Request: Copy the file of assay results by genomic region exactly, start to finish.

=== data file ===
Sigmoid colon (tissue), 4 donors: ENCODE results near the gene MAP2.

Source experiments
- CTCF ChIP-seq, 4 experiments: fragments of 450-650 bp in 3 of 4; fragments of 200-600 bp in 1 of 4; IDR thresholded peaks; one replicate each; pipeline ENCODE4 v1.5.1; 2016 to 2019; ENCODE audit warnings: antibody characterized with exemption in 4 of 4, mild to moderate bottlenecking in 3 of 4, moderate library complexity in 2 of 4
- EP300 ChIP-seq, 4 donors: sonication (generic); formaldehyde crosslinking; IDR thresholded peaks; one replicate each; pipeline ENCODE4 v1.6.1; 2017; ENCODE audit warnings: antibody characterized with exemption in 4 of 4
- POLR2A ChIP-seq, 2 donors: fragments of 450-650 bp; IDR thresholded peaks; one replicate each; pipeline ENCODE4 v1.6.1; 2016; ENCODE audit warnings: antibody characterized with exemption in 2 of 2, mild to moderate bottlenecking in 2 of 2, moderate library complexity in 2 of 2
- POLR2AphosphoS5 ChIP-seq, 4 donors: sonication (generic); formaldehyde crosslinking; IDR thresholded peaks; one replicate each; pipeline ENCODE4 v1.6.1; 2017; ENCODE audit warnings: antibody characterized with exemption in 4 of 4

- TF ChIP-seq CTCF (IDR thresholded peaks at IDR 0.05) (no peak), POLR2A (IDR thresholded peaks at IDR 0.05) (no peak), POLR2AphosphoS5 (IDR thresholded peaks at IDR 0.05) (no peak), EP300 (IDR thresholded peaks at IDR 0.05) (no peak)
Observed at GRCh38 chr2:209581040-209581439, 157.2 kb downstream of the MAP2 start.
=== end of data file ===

Sigmoid colon (tissue), 4 donors: ENCODE results near the gene MAP2.

Source experiments
- CTCF ChIP-seq, 4 experiments: fragments of 450-650 bp in 3 of 4; fragments of 200-600 bp in 1 of 4; IDR thresholded peaks; one replicate each; pipeline ENCODE4 v1.5.1; 2016 to 2019; ENCODE audit warnings: antibody characterized with exemption in 4 of 4, mild to moderate bottlenecking in 3 of 4, moderate library complexity in 2 of 4
- EP300 ChIP-seq, 4 donors: sonication (generic); formaldehyde crosslinking; IDR thresholded peaks; one replicate each; pipeline ENCODE4 v1.6.1; 2017; ENCODE audit warnings: antibody characterized with exemption in 4 of 4
- POLR2A ChIP-seq, 2 donors: fragments of 450-650 bp; IDR thresholded peaks; one replicate each; pipeline ENCODE4 v1.6.1; 2016; ENCODE audit warnings: antibody characterized with exemption in 2 of 2, mild to moderate bottlenecking in 2 of 2, moderate library complexity in 2 of 2
- POLR2AphosphoS5 ChIP-seq, 4 donors: sonication (generic); formaldehyde crosslinking; IDR thresholded peaks; one replicate each; pipeline ENCODE4 v1.6.1; 2017; ENCODE audit warnings: antibody characterized with exemption in 4 of 4

- TF ChIP-seq CTCF (IDR thresholded peaks at IDR 0.05) (no peak), POLR2A (IDR thresholded peaks at IDR 0.05) (no peak), POLR2AphosphoS5 (IDR thresholded peaks at IDR 0.05) (no peak), EP300 (IDR thresholded peaks at IDR 0.05) (no peak)
Observed at GRCh38 chr2:209581040-209581439, 157.2 kb downstream of the MAP2 start.